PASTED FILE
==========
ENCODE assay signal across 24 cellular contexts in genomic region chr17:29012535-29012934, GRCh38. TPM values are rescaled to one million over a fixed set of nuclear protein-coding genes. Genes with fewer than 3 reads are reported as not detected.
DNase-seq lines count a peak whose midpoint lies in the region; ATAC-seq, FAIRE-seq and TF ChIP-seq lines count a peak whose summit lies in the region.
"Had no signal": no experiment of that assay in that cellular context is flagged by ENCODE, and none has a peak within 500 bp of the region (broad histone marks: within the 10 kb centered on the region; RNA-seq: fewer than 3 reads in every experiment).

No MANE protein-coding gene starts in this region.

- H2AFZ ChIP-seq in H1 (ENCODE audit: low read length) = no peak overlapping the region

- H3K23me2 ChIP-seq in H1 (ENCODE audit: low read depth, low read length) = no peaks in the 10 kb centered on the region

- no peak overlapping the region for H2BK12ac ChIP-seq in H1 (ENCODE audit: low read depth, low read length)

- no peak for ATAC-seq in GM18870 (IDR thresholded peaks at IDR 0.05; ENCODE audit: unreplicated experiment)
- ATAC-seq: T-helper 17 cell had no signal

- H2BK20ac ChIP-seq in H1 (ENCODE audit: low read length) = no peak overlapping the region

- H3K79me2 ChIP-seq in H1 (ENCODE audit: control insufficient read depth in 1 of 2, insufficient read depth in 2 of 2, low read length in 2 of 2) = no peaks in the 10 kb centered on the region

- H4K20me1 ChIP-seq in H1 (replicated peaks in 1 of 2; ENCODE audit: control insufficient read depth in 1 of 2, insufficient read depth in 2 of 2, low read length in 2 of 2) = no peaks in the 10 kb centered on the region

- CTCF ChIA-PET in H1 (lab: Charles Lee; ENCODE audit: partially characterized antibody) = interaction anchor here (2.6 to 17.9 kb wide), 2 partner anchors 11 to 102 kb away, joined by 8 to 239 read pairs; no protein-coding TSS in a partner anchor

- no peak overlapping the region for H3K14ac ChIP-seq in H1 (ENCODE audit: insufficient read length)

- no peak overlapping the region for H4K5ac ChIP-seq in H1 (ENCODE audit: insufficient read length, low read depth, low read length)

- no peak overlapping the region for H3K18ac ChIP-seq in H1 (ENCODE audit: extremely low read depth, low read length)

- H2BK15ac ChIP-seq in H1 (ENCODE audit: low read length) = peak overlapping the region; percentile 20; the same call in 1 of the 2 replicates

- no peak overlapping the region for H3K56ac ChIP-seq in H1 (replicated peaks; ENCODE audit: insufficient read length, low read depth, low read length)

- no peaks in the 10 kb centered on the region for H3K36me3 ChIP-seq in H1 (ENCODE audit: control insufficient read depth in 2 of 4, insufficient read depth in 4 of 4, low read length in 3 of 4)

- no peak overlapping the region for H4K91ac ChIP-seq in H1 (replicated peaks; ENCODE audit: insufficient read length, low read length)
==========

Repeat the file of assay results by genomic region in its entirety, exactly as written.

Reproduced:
ENCODE assay signal across 24 cellular contexts in genomic region chr17:29012535-29012934, GRCh38. TPM values are rescaled to one million over a fixed set of nuclear protein-coding genes. Genes with fewer than 3 reads are reported as not detected.
DNase-seq lines count a peak whose midpoint lies in the region; ATAC-seq, FAIRE-seq and TF ChIP-seq lines count a peak whose summit lies in the region.
"Had no signal": no experiment of that assay in that cellular context is flagged by ENCODE, and none has a peak within 500 bp of the region (broad histone marks: within the 10 kb centered on the region; RNA-seq: fewer than 3 reads in every experiment).

No MANE protein-coding gene starts in this region.

- H2AFZ ChIP-seq in H1 (ENCODE audit: low read length) = no peak overlapping the region

- H3K23me2 ChIP-seq in H1 (ENCODE audit: low read depth, low read length) = no peaks in the 10 kb centered on the region

- no peak overlapping the region for H2BK12ac ChIP-seq in H1 (ENCODE audit: low read depth, low read length)

- no peak for ATAC-seq in GM18870 (IDR thresholded peaks at IDR 0.05; ENCODE audit: unreplicated experiment)
- ATAC-seq: T-helper 17 cell had no signal

- H2BK20ac ChIP-seq in H1 (ENCODE audit: low read length) = no peak overlapping the region

- H3K79me2 ChIP-seq in H1 (ENCODE audit: control insufficient read depth in 1 of 2, insufficient read depth in 2 of 2, low read length in 2 of 2) = no peaks in the 10 kb centered on the region

- H4K20me1 ChIP-seq in H1 (replicated peaks in 1 of 2; ENCODE audit: control insufficient read depth in 1 of 2, insufficient read depth in 2 of 2, low read length in 2 of 2) = no peaks in the 10 kb centered on the region

- CTCF ChIA-PET in H1 (lab: Charles Lee; ENCODE audit: partially characterized antibody) = interaction anchor here (2.6 to 17.9 kb wide), 2 partner anchors 11 to 102 kb away, joined by 8 to 239 read pairs; no protein-coding TSS in a partner anchor

- no peak overlapping the region for H3K14ac ChIP-seq in H1 (ENCODE audit: insufficient read length)

- no peak overlapping the region for H4K5ac ChIP-seq in H1 (ENCODE audit: insufficient read length, low read depth, low read length)

- no peak overlapping the region for H3K18ac ChIP-seq in H1 (ENCODE audit: extremely low read depth, low read length)

- H2BK15ac ChIP-seq in H1 (ENCODE audit: low read length) = peak overlapping the region; percentile 20; the same call in 1 of the 2 replicates

- no peak overlapping the region for H3K56ac ChIP-seq in H1 (replicated peaks; ENCODE audit: insufficient read length, low read depth, low read length)

- no peaks in the 10 kb centered on the region for H3K36me3 ChIP-seq in H1 (ENCODE audit: control insufficient read depth in 2 of 4, insufficient read depth in 4 of 4, low read length in 3 of 4)

- no peak overlapping the region for H4K91ac ChIP-seq in H1 (replicated peaks; ENCODE audit: insufficient read length, low read length)